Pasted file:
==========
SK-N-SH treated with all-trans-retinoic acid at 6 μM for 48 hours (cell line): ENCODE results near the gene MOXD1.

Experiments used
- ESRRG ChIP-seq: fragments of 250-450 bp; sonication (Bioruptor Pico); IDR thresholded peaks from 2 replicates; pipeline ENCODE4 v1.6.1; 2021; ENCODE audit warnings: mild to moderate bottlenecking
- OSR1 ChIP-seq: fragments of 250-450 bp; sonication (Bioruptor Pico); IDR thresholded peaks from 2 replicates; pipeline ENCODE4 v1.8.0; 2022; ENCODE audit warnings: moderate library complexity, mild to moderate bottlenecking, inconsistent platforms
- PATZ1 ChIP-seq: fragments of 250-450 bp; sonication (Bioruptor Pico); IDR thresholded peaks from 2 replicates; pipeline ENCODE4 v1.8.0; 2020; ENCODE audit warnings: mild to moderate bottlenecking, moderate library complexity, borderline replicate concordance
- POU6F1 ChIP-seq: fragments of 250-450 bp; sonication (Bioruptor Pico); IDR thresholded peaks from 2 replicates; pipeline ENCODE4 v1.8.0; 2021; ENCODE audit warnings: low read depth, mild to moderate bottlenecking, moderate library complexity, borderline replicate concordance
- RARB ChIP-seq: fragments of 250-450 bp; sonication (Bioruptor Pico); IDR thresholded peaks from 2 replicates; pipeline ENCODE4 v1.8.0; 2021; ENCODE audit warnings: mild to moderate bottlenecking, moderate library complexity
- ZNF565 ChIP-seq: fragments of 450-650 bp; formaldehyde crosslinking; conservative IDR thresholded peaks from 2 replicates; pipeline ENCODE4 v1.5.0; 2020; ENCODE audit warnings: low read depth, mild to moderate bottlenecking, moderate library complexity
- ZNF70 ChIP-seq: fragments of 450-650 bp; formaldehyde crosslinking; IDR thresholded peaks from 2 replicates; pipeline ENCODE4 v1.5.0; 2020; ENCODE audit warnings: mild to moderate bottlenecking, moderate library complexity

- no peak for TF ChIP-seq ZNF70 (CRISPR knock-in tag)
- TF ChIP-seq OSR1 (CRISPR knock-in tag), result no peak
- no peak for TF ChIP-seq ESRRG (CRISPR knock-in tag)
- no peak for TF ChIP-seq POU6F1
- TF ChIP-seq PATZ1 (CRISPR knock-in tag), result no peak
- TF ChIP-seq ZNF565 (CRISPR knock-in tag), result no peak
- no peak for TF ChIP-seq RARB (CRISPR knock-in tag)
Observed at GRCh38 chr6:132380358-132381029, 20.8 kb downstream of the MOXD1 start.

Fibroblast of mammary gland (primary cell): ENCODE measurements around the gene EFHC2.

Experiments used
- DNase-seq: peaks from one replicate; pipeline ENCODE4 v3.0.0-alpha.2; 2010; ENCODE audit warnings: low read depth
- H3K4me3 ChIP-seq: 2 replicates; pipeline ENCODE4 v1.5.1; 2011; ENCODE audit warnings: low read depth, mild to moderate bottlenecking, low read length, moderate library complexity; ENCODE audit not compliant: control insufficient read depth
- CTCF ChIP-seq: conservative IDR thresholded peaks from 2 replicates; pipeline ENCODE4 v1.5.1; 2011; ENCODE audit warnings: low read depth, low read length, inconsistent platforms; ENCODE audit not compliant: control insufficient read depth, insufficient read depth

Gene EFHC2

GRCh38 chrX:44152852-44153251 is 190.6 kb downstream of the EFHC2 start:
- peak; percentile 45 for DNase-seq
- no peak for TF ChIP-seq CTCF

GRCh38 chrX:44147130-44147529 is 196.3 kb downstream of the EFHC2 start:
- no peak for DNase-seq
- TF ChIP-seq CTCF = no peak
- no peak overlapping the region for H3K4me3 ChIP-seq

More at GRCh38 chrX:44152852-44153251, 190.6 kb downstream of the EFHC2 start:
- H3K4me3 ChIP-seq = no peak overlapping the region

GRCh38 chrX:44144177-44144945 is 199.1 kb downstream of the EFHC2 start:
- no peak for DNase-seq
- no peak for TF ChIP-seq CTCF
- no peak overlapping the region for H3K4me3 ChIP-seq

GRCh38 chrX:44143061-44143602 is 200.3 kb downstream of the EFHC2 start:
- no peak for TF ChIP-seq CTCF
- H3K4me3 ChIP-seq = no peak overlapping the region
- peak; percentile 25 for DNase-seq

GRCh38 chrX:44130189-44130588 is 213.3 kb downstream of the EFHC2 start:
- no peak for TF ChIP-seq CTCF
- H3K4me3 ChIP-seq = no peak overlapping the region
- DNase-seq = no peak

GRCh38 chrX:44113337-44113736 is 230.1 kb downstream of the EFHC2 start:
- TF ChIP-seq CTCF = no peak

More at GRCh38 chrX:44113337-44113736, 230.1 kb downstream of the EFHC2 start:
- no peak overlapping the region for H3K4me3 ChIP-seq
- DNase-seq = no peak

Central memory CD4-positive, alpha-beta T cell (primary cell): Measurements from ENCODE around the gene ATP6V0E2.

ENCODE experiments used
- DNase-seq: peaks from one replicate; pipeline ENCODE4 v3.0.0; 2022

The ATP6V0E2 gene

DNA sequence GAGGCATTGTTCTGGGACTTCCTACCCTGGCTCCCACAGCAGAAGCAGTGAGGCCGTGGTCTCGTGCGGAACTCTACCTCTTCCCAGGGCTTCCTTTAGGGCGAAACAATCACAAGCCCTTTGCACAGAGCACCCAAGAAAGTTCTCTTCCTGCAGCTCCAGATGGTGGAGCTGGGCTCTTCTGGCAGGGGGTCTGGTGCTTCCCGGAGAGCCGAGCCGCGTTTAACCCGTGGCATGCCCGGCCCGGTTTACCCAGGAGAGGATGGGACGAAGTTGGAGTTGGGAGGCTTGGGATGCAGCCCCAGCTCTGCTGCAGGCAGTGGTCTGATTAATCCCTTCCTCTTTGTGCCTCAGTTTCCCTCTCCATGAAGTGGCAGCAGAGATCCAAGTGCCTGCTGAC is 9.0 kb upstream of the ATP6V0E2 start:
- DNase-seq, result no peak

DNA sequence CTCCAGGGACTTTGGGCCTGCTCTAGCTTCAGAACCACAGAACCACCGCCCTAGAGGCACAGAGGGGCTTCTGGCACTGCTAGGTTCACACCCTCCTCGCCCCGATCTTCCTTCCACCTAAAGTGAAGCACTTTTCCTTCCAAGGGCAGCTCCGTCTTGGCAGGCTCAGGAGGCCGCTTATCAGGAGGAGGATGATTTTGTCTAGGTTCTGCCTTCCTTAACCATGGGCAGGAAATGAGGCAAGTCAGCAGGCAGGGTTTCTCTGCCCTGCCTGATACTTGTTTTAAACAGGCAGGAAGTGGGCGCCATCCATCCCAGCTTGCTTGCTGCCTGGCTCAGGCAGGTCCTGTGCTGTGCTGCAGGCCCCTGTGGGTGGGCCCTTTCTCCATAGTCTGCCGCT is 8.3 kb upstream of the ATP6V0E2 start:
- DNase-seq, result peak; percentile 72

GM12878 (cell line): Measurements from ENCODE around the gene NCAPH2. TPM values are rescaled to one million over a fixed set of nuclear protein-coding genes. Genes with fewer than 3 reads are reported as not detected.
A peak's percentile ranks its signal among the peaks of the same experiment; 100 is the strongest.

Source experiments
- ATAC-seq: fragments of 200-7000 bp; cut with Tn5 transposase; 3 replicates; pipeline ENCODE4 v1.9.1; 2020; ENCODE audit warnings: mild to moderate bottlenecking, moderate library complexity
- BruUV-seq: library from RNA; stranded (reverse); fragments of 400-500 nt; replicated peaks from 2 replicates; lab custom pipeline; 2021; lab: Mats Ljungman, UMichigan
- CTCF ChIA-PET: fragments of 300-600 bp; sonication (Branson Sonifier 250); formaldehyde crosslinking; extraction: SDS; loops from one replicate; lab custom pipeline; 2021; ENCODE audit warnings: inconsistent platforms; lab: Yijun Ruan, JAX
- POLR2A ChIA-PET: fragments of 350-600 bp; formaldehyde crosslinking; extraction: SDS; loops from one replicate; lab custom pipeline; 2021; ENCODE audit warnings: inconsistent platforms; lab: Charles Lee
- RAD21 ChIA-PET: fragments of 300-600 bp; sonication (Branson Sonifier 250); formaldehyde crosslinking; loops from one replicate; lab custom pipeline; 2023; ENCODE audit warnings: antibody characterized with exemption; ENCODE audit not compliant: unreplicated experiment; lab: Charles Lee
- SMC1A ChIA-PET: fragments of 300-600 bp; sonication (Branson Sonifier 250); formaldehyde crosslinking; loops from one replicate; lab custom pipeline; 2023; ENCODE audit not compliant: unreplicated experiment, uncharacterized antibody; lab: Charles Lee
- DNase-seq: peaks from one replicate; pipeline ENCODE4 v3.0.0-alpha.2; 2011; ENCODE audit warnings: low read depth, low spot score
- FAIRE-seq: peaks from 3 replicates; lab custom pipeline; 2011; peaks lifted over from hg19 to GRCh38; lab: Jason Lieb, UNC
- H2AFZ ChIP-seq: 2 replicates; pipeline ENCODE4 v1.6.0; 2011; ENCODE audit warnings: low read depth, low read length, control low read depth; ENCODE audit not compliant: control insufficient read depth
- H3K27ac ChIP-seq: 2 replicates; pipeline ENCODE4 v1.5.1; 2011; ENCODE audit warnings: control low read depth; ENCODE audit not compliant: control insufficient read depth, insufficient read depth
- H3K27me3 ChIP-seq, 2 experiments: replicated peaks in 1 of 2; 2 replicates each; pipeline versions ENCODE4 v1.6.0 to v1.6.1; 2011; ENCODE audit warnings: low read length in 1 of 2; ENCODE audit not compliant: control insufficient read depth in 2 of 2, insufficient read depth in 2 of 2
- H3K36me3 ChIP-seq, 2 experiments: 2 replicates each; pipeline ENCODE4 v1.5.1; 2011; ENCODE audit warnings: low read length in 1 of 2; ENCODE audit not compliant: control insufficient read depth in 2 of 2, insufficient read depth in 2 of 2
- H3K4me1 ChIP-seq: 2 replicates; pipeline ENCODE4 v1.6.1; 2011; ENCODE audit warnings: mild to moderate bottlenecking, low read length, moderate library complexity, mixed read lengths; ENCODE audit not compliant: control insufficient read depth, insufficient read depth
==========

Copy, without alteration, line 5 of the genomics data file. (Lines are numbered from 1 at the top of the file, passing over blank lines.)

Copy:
- PATZ1 ChIP-seq: fragments of 250-450 bp; sonication (Bioruptor Pico); IDR thresholded peaks from 2 replicates; pipeline ENCODE4 v1.8.0; 2020; ENCODE audit warnings: mild to moderate bottlenecking, moderate library complexity, borderline replicate concordance